• Unknown Users: The rank of the IP address ‘unknown user rate’ compared to all other IP addresses. Unknown user rates are taken directly from incoming SMTP logs of participating ISPs, tracking how often an IP address attempts to send a message to an address which does not exist. It is vital you cleanse your lists frequently of these addresses or you risk falling into a SPAM Trap.
  • Rejected: This represents how often messages are bounced compared to other IP addresses.
  • Accepted: The number of email messages accepted for delivery, this number is expressed as the number of messages seen minus the number of messages rejected.
  • Accepted Rate: The ratio of email messages accepted for delivery compared to email messages attempted. This is the number of messages accepted for delivery, divided by the number of messages seen.
  • Unknown User Rate: The ratio of unknown users, or invalid email addresses, compared to the amount of email seen.

So, What’s A Good Score?

If your score is over 90, congratulations! That’s a very good Sender Score. If your score is between 50 and 80, something isn’t right and read the rest of this post for ways to improve it. If your score is less than 50, well… looks like you’re probably a spammer and you need to change your ways…FAST.

If you are looking to boost your Sender Score contact us at Libabun.com to discuss the bests ways for you to do that.

We have put together a list describing the possible email engagements with your contact lists and how they play a role in influencing your Sender Score.

The 8 Signals Of Email Engagement

These eight signals of inbox engagement play a fundamental part in determining the relevancy of your email campaigns for a specific recipient.

  • Whitelist Instrustions (Good): Within the first couple of emails after a person has ‘opted-in’ to receive emails from you. You need to ask them to ‘Whitelist’ your email address and give them instructions on how to do this.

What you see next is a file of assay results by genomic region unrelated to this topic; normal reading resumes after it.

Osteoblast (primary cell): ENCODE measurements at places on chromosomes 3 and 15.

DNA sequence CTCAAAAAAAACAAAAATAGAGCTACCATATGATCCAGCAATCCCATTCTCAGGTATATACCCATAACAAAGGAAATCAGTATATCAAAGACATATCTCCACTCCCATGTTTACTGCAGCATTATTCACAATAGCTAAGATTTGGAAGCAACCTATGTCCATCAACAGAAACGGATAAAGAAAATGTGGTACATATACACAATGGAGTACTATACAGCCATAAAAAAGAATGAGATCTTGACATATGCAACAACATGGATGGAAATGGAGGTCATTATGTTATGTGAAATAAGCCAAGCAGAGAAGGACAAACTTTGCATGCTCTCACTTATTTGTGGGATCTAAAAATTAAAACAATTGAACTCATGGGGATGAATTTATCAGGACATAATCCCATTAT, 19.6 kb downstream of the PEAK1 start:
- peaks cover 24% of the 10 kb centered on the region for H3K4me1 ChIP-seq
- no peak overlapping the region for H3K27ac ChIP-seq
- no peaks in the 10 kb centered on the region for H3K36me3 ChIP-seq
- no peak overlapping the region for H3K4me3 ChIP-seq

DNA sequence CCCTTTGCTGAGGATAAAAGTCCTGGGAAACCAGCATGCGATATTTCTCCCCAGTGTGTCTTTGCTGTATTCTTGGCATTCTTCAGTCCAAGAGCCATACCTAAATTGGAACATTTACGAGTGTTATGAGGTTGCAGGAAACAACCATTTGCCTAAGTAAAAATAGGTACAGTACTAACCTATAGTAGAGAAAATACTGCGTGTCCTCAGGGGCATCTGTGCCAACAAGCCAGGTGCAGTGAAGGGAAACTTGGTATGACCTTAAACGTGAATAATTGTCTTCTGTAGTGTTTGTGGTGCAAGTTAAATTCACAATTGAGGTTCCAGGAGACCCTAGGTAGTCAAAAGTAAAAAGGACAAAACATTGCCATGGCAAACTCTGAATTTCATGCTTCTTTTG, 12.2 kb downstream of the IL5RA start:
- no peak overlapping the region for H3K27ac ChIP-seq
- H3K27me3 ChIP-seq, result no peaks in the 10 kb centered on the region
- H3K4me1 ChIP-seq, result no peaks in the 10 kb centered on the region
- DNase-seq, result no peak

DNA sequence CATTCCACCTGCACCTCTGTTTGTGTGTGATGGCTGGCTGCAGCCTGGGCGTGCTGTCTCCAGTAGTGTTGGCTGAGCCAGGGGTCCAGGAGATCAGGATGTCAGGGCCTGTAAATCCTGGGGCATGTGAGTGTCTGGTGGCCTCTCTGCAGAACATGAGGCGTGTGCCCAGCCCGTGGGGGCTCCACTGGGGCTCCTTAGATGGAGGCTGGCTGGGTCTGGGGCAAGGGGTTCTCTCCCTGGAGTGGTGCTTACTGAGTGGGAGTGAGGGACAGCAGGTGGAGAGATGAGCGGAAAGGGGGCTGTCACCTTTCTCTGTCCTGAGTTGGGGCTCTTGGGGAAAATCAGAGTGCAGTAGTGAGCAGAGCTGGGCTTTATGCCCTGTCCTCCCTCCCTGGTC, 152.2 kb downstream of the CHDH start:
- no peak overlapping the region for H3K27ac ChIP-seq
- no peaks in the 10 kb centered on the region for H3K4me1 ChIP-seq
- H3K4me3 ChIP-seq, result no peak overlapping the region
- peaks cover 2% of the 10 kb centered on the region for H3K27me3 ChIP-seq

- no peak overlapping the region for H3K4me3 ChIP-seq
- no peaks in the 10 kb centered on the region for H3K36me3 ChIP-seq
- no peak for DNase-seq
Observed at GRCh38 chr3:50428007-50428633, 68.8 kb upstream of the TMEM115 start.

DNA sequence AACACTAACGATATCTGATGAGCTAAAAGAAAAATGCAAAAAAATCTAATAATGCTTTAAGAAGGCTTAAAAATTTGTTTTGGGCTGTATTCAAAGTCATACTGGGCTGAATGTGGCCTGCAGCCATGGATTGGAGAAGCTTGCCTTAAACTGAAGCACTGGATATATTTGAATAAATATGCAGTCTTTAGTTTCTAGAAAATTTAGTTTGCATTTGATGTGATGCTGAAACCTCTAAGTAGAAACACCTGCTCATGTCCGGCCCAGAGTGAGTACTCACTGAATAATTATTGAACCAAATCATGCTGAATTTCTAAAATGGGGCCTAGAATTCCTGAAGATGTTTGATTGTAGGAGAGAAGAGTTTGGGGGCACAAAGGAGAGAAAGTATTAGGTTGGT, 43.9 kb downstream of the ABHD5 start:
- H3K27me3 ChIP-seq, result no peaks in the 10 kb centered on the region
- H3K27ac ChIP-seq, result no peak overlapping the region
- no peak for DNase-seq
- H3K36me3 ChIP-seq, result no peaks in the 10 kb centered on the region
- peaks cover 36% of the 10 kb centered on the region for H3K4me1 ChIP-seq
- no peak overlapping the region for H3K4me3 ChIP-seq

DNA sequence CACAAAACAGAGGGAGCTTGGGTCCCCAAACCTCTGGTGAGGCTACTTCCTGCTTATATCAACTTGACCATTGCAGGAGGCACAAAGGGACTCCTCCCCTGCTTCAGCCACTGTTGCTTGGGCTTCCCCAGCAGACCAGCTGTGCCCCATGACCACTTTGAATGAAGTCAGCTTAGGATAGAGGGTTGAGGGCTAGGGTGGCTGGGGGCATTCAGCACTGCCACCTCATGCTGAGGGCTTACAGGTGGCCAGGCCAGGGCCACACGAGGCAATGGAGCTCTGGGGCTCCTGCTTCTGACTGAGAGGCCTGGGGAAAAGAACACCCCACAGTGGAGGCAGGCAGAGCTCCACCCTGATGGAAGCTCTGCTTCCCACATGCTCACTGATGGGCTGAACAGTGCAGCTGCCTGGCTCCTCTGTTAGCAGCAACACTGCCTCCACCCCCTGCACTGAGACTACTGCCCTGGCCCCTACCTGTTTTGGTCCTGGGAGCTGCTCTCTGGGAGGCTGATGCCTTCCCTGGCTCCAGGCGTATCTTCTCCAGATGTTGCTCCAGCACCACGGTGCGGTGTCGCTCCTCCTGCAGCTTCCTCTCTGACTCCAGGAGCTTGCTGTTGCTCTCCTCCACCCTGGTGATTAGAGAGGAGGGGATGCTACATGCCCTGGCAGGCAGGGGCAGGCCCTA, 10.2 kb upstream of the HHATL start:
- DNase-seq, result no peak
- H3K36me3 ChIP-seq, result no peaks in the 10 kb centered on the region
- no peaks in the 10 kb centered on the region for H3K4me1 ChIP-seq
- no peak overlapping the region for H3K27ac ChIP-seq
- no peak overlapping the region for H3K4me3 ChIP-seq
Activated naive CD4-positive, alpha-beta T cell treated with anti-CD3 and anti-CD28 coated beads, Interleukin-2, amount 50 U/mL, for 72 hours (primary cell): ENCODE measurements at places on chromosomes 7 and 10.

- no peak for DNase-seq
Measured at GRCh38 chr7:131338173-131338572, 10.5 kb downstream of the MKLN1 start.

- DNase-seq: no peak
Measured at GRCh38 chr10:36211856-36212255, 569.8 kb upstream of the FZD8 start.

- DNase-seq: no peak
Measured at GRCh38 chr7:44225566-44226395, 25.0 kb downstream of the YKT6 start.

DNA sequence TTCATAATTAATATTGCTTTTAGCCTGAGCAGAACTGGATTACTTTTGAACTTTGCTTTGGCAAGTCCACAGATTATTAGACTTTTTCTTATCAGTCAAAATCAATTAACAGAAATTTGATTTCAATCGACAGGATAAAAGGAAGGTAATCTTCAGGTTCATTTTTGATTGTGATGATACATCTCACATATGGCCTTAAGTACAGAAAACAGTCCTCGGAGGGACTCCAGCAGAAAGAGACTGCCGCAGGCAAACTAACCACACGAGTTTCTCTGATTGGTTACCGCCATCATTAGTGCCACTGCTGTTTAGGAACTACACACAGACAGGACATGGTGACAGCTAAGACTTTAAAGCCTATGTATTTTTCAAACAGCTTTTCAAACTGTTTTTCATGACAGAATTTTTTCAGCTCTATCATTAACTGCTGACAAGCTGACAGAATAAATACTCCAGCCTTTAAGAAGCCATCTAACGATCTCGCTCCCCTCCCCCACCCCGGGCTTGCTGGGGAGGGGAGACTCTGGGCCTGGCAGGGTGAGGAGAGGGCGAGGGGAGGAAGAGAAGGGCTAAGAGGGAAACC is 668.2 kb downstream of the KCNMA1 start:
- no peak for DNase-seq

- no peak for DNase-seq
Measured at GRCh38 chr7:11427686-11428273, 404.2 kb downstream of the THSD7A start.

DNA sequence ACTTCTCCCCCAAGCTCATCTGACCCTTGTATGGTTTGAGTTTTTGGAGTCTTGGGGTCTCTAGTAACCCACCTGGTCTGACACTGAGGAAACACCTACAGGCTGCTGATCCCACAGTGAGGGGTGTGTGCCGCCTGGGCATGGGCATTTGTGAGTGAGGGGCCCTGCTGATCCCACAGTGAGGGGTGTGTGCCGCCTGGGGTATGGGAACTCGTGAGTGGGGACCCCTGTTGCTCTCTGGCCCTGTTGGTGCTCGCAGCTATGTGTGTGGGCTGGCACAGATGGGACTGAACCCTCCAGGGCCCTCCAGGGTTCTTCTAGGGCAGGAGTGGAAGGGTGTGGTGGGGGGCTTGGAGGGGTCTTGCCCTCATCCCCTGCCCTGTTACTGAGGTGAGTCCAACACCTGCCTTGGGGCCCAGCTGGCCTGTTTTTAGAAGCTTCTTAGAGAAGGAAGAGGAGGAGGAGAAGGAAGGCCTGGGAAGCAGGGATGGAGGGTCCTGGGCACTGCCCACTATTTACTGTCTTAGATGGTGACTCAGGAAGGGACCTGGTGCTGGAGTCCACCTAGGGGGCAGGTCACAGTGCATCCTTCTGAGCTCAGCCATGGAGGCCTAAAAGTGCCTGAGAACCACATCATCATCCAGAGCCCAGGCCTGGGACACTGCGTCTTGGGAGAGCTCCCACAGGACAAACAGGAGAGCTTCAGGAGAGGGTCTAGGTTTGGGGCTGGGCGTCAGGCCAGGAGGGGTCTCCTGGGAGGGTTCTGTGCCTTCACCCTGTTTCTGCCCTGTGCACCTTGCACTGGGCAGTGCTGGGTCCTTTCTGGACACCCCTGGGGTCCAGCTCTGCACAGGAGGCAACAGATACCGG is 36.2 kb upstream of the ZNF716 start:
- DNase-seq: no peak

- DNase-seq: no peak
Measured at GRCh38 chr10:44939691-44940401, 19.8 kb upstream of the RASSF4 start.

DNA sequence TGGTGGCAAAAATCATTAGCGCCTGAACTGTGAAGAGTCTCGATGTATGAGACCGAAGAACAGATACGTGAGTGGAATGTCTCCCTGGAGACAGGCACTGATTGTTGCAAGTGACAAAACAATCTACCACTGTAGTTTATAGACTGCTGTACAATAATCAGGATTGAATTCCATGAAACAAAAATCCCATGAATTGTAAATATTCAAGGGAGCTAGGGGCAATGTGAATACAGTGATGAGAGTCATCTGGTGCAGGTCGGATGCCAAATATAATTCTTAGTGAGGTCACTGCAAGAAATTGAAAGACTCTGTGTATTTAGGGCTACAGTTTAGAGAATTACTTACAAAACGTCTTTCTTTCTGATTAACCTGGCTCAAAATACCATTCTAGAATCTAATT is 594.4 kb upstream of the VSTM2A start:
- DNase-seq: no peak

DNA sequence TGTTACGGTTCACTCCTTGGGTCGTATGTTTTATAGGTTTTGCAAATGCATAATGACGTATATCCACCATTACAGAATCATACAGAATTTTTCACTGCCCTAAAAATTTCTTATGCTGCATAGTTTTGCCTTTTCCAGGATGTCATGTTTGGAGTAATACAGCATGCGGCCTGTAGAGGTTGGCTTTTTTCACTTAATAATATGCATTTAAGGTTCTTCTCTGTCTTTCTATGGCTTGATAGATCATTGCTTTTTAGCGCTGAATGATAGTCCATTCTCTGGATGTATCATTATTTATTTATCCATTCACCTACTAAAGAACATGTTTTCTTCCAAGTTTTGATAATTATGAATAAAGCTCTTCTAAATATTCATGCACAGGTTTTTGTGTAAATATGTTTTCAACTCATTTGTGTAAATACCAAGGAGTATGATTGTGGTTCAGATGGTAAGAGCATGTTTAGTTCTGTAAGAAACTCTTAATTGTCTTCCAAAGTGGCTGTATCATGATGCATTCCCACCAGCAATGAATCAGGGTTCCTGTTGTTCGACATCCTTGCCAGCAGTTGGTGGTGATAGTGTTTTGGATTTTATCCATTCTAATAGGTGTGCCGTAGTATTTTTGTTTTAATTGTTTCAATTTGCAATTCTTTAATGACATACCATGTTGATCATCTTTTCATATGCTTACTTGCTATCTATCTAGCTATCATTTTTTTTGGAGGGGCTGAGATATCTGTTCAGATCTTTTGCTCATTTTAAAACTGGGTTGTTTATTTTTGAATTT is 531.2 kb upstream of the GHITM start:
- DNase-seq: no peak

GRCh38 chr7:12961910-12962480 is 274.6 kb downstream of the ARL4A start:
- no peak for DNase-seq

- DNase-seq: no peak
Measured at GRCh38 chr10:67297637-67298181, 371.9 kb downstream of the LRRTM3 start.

• Open (GOOD): although they know that open has become a less relevant metric (images downloaded by default in certain email clients), they still track it
  • Reply (GOOD): a reply to a message is considered a super-strong signal of engagement. If you ever needed evidence that using a “no-reply@…” email address is a bad idea… here we go!
  • Move to junk (BAD): strong, negative signal. Two of these on AOL are enough to automatically place that message in the spam folder from then on, for that recipient.
  • Not junk (GOOD): strong, positive signal that the message should not be considered spam. One of these on AOL is enough to “reset” the previous behaviour.
  • Delete without open (BAD): a quick glance at the sender/subject, and they didn’t like it: a negative signal.
  • Move to folder (GOOD): if you are moving certain messages around, it means you care about them.
  • Add to address book(Whitelist) (GOOD): it shows that the sender matters to the recipient.

The Not To Do’s and The ‘To Do’s To Enhance Email Marketing…

Email Sins Not to Do If You Want Your Emails to Land in Inboxes

Sin 1.) Don’t buy or rent lists. Yes, you can legally purchase lists of people who have agreed to email communications, but they aren’t likely to actually want your emails, increasing the likelihood they will mark you as spam. If you are using an Email provider such as Constant Contact, MailChimp or Infusionsoft and you purchase a list of email addresses, you will be shut-down pretty quickly!

Sin 2.) Don’t scrape sites for email addresses. This is always illegal. Nothing more needs to be said.

Sin 3.) Don’t use all caps anywhere in your email or its subject line. Your not just ‘Shouting’ you doing a lot more damage to your Sender Score.

Sin 4.) Don’t use video, Flash, or javascript within your email.

Sin 5.) Don’t forget to include alt text in emails with images so they can be read by all email clients.

Sin 6.) Don’t embed forms in your emails; send recipients to a landing page on your site instead.

Sin 7.) Don’t use spam trigger words like “free,” “guarantee,” and “no obligation” in your subject line or email body. A good rule of thumb is, “If it sounds like something a cheesy salesperson would say, it’s probably a spam trigger word.

Sin 8.) Don’t use exclamation points!!!!!

Sin 9.) Don’t forget to use spell check; misspellings are yet another spam indicator in your email copy.

Sin 10.) Don’t jam pack your email copy with keywords.

Sin 11.) Don’t use tons of images, or very large images. And remember, all images should have associated alt text!

Sin 12.) Don’t email people who have bounced repeatedly; it can cause your IP address to be blacklisted.

Sin 13.) Don’t include attachments to your emails. Just as with landing pages, send recipients to a page on your site to download whatever it is you want to send.